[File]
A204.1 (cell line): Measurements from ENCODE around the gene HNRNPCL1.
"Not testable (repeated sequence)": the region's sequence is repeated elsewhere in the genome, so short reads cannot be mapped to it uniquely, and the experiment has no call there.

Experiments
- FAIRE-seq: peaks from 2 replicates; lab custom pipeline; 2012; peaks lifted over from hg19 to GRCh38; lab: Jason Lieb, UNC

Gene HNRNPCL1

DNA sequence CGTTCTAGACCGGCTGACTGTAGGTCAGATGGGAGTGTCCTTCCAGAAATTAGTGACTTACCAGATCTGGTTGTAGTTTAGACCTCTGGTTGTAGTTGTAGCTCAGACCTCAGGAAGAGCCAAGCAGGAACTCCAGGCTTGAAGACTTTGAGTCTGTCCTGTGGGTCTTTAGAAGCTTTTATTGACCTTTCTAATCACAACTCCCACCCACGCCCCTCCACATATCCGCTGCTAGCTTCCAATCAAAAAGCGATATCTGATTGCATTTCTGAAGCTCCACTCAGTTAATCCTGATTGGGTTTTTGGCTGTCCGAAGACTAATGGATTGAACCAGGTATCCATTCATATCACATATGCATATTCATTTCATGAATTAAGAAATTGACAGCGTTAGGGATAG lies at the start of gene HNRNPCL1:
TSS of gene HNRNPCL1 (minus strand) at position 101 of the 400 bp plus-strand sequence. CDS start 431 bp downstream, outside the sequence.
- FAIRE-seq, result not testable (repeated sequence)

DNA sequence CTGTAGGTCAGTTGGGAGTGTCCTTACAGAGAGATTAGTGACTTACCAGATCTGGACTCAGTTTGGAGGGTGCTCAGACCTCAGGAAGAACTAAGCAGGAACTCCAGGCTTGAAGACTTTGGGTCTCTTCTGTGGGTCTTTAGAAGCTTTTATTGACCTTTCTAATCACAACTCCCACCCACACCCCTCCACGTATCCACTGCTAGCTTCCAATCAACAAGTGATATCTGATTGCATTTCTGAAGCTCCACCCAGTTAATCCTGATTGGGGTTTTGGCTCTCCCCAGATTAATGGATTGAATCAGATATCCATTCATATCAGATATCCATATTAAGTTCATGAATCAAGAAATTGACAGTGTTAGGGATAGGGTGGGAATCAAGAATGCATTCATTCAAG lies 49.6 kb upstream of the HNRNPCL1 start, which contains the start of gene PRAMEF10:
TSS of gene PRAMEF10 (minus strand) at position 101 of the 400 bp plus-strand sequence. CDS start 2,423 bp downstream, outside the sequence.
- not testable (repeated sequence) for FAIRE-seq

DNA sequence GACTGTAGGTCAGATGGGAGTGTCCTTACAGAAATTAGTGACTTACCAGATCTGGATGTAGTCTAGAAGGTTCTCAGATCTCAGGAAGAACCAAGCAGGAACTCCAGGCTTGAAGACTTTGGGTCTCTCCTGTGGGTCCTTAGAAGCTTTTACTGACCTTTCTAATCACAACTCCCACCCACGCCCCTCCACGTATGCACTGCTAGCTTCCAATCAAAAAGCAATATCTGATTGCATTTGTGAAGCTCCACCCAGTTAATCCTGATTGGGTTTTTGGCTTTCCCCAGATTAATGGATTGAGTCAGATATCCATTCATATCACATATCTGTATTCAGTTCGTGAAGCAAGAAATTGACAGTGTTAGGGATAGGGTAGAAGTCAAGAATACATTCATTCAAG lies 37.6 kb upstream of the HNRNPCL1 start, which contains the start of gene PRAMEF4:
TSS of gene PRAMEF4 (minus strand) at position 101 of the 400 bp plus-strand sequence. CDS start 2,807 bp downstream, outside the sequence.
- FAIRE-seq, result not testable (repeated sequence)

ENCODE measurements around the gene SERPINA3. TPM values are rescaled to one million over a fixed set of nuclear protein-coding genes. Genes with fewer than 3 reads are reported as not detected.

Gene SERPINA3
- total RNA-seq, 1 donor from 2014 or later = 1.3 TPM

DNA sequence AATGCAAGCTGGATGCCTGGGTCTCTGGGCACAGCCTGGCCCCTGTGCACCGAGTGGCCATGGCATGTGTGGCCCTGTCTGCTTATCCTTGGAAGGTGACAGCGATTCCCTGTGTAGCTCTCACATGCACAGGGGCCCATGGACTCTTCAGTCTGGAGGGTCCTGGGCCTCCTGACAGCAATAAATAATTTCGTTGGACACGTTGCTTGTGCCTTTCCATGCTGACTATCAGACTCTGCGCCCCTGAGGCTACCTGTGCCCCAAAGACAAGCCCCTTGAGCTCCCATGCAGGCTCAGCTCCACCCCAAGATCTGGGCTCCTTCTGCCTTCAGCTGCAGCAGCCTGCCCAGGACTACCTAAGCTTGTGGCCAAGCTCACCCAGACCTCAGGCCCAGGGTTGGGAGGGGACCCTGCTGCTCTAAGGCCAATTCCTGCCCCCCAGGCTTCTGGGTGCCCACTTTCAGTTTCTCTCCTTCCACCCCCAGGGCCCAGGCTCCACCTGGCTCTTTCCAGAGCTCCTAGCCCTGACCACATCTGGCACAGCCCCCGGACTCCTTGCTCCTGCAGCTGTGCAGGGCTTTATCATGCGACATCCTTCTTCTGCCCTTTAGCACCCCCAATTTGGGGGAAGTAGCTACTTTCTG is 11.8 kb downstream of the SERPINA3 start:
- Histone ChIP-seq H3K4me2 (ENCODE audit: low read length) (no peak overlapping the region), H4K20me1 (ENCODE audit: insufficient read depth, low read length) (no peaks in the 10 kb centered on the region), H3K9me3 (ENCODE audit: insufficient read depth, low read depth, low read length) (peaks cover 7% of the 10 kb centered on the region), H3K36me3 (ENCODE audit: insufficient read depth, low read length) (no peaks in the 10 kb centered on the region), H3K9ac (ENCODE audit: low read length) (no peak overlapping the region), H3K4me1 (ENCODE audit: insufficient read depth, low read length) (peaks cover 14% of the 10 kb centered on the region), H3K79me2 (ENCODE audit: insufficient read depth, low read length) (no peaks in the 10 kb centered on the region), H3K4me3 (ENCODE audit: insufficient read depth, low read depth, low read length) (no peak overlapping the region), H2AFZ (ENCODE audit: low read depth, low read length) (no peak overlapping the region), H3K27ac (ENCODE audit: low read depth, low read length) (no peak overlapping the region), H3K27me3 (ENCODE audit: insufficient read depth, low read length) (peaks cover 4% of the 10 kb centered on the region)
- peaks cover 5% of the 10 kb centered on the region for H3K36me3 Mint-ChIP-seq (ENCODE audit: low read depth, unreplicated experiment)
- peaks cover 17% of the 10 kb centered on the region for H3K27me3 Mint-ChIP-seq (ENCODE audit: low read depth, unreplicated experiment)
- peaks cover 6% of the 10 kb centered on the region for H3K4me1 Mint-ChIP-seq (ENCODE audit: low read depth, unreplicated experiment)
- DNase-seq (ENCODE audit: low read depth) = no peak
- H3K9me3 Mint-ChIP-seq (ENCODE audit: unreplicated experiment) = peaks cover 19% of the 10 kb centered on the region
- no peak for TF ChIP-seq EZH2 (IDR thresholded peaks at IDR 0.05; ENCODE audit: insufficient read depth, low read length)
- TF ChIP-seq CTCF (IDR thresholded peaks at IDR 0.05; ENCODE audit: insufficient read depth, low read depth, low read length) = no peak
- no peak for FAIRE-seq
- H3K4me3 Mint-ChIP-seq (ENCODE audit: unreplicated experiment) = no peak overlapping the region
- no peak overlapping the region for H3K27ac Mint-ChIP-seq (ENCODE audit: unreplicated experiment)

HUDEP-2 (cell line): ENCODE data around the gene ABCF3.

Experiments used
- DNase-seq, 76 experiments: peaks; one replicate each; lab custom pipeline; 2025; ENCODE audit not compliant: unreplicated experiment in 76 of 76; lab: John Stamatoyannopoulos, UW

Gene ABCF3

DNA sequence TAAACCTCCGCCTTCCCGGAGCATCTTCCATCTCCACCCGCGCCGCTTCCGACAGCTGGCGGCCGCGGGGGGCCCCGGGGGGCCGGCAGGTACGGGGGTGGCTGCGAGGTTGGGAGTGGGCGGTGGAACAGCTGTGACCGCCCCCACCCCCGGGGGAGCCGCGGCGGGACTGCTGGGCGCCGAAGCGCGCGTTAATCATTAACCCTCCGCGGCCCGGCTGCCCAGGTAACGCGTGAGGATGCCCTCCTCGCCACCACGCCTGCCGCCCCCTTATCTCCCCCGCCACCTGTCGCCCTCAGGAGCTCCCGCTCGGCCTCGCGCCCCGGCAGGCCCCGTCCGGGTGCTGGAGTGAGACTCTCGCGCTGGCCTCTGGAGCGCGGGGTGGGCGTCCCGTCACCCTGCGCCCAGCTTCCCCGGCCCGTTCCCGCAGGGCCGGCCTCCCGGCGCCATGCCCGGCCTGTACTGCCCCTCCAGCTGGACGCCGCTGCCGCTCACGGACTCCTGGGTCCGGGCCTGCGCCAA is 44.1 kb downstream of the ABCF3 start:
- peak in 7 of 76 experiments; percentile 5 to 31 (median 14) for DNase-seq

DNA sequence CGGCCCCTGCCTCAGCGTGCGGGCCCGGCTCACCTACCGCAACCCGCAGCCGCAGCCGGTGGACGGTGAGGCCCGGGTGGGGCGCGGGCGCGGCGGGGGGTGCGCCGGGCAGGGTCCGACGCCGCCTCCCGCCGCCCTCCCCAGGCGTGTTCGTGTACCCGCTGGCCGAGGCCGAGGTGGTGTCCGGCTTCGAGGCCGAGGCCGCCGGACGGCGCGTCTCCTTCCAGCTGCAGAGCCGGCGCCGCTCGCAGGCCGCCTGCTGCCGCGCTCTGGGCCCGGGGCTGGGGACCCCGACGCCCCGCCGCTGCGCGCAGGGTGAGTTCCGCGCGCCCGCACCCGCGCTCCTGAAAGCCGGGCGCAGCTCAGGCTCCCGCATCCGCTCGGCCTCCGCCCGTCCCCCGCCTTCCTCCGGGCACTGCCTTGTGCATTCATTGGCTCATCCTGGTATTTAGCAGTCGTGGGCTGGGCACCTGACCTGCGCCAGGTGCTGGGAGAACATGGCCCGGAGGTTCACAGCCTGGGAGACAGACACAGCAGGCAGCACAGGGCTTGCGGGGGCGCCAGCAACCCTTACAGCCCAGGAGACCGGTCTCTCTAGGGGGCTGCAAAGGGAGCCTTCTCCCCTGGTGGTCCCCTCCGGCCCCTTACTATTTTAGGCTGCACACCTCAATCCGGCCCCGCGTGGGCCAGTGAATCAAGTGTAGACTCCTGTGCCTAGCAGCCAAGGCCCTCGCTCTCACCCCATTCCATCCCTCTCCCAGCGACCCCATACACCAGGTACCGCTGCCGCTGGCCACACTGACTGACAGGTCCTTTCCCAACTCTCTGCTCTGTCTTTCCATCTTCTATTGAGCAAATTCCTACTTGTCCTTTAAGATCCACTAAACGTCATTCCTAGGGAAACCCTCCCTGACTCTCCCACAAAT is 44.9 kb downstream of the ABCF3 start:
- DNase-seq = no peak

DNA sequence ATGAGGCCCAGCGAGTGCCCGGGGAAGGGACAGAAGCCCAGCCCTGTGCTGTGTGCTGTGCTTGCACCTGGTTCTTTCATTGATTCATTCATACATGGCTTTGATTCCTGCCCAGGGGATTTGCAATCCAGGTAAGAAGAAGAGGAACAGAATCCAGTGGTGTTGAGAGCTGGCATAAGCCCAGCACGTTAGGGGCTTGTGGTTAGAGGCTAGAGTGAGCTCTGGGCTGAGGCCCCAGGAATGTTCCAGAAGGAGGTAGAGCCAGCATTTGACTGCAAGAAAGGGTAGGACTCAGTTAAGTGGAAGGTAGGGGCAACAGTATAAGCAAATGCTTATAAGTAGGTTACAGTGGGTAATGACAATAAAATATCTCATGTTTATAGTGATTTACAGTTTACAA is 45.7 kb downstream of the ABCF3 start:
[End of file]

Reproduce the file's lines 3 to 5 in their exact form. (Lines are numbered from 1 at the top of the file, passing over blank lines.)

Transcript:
Experiments
- FAIRE-seq: peaks from 2 replicates; lab custom pipeline; 2012; peaks lifted over from hg19 to GRCh38; lab: Jason Lieb, UNC

Gene HNRNPCL1